Monday, November 1, 2010

Look what I found on e-bay!

It never ceases to amaze me what one finds on e-bay! I check periodically for Melton memorabilia, though I think I’ve gotten most of the “good stuff” by now. However, a few weeks ago, much to my surprise, look what I found (and bought, of course). A photo of my parents from 1928, taken at a costume ball given by the Seiberlings of Akron, Ohio—at which my parents announced their engagement. (It was at the Seiberling’s that my parents had met the year before.) Nearly 300 guests were invited to this bal masque, and every conceivable kind of costume was in evidence, Colonial dames, princesses, gypsies and sheiks. Mr. and Mrs. Seiberling welcomed their guests dressed in 16th century Venetian attire. The announcement of my parent’s engagement at this event gave, as one newspaper put it, “the final bit of interest to a party that for color and social importance has not been equaled this year.”

Here is how my mother remembered that evening in her unpublished memoir:

Mrs. Seiberling had asked Jimmie to sing the tenor aria from Gounod's Romeo and Juliet, “Ah, léve-toi soleil.” She sent him off to rehearse, and led me up a small staircase to a balcony over the music room, and arranged “Juliet”, in her blue lamé gown, pearl cap and long scarf, facing south. “Cheek in hand, dear, and as Jim sings, toss your veil gracefully over the balcony so he can kiss it when he's through singing.”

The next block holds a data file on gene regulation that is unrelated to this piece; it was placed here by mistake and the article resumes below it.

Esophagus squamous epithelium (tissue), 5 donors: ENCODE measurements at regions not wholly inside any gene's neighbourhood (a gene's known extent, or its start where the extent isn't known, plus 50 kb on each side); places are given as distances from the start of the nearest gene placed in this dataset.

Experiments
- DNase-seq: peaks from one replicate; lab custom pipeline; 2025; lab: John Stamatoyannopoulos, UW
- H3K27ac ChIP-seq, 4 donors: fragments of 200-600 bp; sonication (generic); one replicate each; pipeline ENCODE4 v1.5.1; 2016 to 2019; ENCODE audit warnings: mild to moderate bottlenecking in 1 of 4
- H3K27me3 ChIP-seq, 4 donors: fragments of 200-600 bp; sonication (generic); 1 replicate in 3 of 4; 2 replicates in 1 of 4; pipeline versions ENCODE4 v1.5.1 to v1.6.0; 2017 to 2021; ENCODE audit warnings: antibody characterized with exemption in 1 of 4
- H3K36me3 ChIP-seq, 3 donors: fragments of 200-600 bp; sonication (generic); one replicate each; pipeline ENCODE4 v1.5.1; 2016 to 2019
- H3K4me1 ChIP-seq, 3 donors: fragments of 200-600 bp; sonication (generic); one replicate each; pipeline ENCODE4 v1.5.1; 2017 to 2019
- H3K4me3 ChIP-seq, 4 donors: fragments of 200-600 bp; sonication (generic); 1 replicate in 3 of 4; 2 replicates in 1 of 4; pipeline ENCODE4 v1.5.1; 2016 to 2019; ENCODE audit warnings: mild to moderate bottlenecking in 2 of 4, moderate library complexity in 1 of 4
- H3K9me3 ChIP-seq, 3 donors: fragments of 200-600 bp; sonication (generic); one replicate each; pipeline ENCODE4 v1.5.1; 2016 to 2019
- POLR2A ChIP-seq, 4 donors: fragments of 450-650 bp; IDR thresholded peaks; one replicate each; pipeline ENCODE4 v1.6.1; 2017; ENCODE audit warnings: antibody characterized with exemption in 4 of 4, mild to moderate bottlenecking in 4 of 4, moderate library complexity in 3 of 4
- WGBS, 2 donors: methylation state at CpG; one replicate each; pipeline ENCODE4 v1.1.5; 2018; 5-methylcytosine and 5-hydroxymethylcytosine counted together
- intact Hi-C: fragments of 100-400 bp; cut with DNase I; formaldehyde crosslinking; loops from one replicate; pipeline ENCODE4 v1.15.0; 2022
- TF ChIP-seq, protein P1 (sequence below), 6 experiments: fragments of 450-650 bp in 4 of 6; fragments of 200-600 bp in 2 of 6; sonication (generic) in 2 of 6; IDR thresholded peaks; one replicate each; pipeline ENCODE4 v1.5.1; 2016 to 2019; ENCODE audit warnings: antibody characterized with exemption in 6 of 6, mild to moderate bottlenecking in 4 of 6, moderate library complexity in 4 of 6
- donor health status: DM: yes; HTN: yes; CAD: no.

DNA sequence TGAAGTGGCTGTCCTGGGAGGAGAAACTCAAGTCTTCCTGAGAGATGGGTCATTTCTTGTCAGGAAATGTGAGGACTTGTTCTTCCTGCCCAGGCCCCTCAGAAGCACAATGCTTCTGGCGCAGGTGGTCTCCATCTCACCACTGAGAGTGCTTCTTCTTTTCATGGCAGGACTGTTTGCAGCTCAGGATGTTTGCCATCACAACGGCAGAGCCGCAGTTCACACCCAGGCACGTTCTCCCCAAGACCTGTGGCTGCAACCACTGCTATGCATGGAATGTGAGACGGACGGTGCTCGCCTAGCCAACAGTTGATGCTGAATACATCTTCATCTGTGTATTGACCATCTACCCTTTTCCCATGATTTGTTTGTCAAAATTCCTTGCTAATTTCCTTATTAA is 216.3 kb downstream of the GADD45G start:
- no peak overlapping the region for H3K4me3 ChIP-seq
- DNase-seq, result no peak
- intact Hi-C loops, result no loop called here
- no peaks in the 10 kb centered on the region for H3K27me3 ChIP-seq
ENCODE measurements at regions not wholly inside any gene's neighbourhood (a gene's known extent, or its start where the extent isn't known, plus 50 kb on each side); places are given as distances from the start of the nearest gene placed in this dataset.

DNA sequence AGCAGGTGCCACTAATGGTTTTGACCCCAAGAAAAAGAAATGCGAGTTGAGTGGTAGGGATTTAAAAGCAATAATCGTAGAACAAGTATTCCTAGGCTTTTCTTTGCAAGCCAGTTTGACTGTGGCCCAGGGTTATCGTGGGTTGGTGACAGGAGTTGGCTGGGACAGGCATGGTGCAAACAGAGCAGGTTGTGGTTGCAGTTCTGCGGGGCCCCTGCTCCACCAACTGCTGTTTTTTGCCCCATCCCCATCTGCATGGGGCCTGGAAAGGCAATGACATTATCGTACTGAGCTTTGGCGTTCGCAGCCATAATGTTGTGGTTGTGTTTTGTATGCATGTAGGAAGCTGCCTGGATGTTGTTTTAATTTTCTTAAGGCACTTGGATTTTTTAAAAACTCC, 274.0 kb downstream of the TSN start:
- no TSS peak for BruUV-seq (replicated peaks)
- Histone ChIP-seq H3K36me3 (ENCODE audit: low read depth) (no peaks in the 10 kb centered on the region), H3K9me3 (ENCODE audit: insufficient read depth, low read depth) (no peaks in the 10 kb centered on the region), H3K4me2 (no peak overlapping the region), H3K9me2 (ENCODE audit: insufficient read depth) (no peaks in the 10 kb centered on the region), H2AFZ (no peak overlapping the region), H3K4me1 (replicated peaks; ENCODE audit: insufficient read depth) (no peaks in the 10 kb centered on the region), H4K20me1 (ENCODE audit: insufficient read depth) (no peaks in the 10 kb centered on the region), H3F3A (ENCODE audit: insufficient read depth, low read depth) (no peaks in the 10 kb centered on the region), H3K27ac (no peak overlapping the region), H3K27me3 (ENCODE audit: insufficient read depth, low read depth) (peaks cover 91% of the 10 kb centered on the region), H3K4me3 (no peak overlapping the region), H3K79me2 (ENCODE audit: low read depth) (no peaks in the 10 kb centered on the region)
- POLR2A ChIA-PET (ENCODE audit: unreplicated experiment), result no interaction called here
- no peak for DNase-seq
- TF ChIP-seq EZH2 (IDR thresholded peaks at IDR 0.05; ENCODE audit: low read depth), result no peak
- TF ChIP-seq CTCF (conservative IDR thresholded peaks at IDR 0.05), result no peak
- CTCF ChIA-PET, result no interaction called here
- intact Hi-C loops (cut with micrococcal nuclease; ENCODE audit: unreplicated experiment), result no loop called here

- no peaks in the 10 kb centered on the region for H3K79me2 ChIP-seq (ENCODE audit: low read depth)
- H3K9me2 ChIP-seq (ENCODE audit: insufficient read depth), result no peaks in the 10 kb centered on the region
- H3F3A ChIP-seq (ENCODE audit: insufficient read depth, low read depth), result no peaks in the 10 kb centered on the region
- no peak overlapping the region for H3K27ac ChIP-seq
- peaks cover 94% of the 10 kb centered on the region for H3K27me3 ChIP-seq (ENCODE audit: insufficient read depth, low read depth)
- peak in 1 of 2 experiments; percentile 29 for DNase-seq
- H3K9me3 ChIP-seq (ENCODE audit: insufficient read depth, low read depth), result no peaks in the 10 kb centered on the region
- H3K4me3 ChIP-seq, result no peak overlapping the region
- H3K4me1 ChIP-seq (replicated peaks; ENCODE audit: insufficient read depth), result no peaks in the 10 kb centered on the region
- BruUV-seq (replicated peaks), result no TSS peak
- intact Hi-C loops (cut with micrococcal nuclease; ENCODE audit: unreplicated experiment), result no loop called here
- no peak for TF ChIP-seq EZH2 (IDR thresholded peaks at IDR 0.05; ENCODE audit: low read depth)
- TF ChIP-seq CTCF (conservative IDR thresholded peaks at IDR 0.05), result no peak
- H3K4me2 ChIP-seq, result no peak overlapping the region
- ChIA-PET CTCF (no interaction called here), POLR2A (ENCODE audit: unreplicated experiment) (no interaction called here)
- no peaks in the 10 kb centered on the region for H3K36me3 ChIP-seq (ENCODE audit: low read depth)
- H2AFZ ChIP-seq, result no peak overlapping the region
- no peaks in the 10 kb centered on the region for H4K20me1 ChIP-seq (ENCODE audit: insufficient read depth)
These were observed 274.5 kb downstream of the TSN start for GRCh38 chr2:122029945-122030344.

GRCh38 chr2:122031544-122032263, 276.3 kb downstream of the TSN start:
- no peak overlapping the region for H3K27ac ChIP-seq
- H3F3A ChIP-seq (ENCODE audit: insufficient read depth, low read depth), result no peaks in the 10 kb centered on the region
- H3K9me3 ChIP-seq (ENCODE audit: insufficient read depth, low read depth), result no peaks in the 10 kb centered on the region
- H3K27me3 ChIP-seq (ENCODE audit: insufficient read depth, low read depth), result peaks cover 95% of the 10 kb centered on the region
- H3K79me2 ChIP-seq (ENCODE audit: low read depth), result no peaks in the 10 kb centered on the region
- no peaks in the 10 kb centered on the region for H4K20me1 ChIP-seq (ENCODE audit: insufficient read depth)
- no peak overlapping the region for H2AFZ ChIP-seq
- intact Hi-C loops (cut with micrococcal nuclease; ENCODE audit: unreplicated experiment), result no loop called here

I crouched like a caged mouse, glued to the little stool on the balcony. The lights came on, the orchestra played, and Jimmie walked out on the stage, lifted his face, and began to sing, facing north, to my back. I tried to turn, but was wedged in by the smilax and holly decorating the tiny balcony. Craning my neck in the right direction and I gazed feebly down at him, tossing my scarf ardently toward his outstretched hand. It caught on the greenery. I tugged. Smilax fell, scarf didn’t.

Jimmie was in a bad mood when we met later. “I couldn't sing a note with my neck stretched out like a turkey gobbler on the block. And you making smoke signals with that scarf didn’t help my concentration any!” I was crushed, but Mrs. Seiberling’s glow reassured me somewhat, until friends, polite but honest, told me I looked like a frightened rabbit peeking through the bushes.

The orchestra started playing and I smiled hopefully at Jimmie. He said he couldn't —or wouldn't?— dance in his costume, and stood their clutching his cape around his doublet and hose all evening. My father, a jaunty Capulet, was delighted to show off his knees, and whirled me around the dance floor happily. I will never forget how doggedly Jimmie clasped that cape around himself for the rest of the night. This was my first lesson in an artist’s temperament: super-sensitiveness and with a need for perfection.

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